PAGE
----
"90's web design" is clearly distinct from web design, as it is its polar opposite. Sure, there were some decently designed pages back then, but it meant they made great use of frames, or the ASP backend was barely buggy at all. Those were commercial sites, and they were boring. Cascading Style sheets were not invented until 1996, and still largely unapplied at the turn of the millennium. Web design back then meant finding royalty-free animated GIFs, superior MIDI compositions, and most of all, just relying on great content.

This is the advantage they had. If you did find a webpage with a slick design, it meant they were an excellent artist, instead of just using a hackneyed template or stealing a layout. There would be original pictures, expertly cut into a nav and usually designed to break out of the boxy shape a lot of data tends to be arranged in. And the vast majority of the time, the author was just a great writer, with a lot of interesting things to say. They poured out their souls. Personal sites were considered very personal, because they were on the Internet, and no one expected them to ever be found by a stranger. Many of these early websites looked like a unicorn vomited on them. They would be full of unimaginable glee at every turn, because no one was mocked for being too excited back then. Instead, your few wayward visitors would fill the guestbook with long strings of emoticon.

(Side note: The Internet was a bit more mysterious back then, and online dating made you the biggest weirdo in the state. It was obvious that you'd either meet an overweight forty-year-old male covered in acne with severe social flaws, or you'd be shipped someone from a human trafficking ring, of which the police would be convinced that you were the leader.)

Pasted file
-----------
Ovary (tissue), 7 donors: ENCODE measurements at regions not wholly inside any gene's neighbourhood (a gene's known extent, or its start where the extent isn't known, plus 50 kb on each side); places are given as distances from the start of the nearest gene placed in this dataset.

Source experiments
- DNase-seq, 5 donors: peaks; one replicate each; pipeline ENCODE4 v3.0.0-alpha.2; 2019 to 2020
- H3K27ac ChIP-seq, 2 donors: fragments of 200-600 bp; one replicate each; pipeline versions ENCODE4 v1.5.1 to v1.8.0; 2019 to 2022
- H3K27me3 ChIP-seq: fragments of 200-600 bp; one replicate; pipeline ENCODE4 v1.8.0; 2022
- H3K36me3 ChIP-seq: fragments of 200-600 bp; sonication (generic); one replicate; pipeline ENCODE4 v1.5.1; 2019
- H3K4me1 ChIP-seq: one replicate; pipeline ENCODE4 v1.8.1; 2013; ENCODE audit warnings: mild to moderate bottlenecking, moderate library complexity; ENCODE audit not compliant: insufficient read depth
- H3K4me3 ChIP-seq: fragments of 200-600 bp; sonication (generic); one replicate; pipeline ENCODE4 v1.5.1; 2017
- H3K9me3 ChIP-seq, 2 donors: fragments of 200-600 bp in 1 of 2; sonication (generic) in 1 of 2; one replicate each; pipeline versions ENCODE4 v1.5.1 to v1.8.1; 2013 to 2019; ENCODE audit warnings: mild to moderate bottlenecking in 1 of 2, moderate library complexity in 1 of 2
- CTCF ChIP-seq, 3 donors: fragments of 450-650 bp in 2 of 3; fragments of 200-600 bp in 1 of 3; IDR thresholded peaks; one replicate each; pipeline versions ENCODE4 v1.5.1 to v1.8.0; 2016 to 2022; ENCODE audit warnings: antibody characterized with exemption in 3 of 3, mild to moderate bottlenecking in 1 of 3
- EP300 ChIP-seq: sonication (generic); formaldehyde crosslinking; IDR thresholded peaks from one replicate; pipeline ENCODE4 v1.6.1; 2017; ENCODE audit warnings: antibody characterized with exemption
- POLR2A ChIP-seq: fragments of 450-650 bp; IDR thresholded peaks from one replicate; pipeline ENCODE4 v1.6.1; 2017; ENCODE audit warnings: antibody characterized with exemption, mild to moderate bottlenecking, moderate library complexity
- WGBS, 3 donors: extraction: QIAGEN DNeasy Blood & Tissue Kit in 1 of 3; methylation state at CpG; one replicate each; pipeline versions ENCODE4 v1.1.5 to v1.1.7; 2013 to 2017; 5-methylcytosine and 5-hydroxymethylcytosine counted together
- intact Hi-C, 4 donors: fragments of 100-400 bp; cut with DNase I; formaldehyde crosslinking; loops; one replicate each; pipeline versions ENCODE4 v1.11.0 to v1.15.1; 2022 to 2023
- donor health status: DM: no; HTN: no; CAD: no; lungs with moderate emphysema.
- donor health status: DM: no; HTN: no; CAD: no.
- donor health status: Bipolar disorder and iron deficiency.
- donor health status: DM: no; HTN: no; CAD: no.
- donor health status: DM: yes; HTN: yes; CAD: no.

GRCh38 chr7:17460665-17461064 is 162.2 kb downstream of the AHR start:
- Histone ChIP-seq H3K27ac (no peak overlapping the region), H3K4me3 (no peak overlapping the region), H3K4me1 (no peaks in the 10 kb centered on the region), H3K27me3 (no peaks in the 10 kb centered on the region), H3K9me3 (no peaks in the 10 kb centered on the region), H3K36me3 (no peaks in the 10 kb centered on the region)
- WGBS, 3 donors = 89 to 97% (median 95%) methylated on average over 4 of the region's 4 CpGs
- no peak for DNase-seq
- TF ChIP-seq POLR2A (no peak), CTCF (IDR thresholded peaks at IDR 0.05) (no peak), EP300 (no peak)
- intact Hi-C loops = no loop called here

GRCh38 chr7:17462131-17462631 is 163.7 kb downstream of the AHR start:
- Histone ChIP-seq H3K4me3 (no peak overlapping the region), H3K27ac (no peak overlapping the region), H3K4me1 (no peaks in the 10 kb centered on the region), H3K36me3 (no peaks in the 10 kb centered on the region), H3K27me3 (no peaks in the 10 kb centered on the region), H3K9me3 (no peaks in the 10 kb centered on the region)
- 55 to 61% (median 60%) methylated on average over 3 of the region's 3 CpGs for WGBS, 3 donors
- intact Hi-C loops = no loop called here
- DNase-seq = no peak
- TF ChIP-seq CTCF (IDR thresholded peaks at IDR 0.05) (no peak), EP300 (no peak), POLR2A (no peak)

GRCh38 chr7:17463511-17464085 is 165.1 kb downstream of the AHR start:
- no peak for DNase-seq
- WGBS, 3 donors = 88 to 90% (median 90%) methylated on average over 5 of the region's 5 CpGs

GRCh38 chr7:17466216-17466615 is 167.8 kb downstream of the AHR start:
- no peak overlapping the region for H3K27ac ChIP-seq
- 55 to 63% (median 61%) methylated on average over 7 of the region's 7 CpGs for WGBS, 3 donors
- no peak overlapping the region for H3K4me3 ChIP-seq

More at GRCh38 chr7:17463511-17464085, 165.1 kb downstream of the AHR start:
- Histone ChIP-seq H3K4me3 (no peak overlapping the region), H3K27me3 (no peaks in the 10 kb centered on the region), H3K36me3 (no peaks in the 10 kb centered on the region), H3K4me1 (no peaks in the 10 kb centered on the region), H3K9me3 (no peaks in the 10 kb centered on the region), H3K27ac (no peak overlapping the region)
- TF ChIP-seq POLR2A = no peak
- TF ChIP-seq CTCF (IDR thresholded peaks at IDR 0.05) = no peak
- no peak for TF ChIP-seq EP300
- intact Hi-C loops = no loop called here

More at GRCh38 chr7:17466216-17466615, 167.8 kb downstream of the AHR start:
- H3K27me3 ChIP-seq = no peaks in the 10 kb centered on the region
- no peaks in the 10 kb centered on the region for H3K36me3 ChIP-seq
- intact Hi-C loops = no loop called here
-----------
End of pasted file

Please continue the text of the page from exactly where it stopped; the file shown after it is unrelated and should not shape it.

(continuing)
I tell you of these days not merely to protect history. When Web 2.0 came, at first it was quite exciting. Instead of just a bunch of antisocial shut-ins and laughable nerds, normal people were using the Internet to share videos of cats and occasionally get laid. The average person could contribute content without understanding the fine art of web mastering, and that was neat for say Newgrounds or DeviantArt, but it also gave us YouTube comments and a lot of samey-looking Wordpress weblogs. Yeah, Angelfire was an eyesore. But it was innocent! Viral videos ruined everything. Here's a kid getting harassed for liking Pokemon a little too much. If he just made a ridiculously in-depth fansite on Angelfire or Geocities, then he would get accolades for his usefulness, and maybe at worst a feature on Something Awful's Weekend Web or Awful Link of the Day. And nothing beat the joy of discovering a hidden gem like that, just crawling through the eighth or ninth results page on a search engine, finally finding something awesome that would occupy you for weeks, and having it all to yourself. Nothing beat the pain of seeing it left behind after a few years, when they were too old for such nonsense, or could no longer afford to pay domain and server fees. Or, in a lot of cases, they left college.

I'm not just remembering this all fondly with one-sided nostalgia, and ripping at the modern world. It's great having Amazon, which always has the lowest prices and does a great job of keeping credit card information safe. All of those old 90's websites were incredibly easy to hack. And you had to actually pay for porn, rather than just googling it, and then someone would steal your credit card number and put your login up somewhere for someone to freeload off of. And some hackers would run a scam claiming to provide you with a backdoor into the porn sites, but then they'd just install a dialer.

(Side note: If this survives long enough into the future, know that once computers connected to the Internet over phone lines. Modems made a distinct series of beeps and whistles.)

Nowadays, that only happens if you try to buy drugs from an online pharmacy, and even then they'll probably just keep your money and leave it at that. Google would be a great and welcomed innovation if the top result wasn't always Wikipedia, followed by Google Shopping, with some Google Ads above the results. And Wikipedia would be great if it read more like Encyclopedia Dramatica. Generally, the surface of the web seems like a much safer and user-friendly place, but it's also much more boring.

BONUS: These are all the traits I've grown to miss.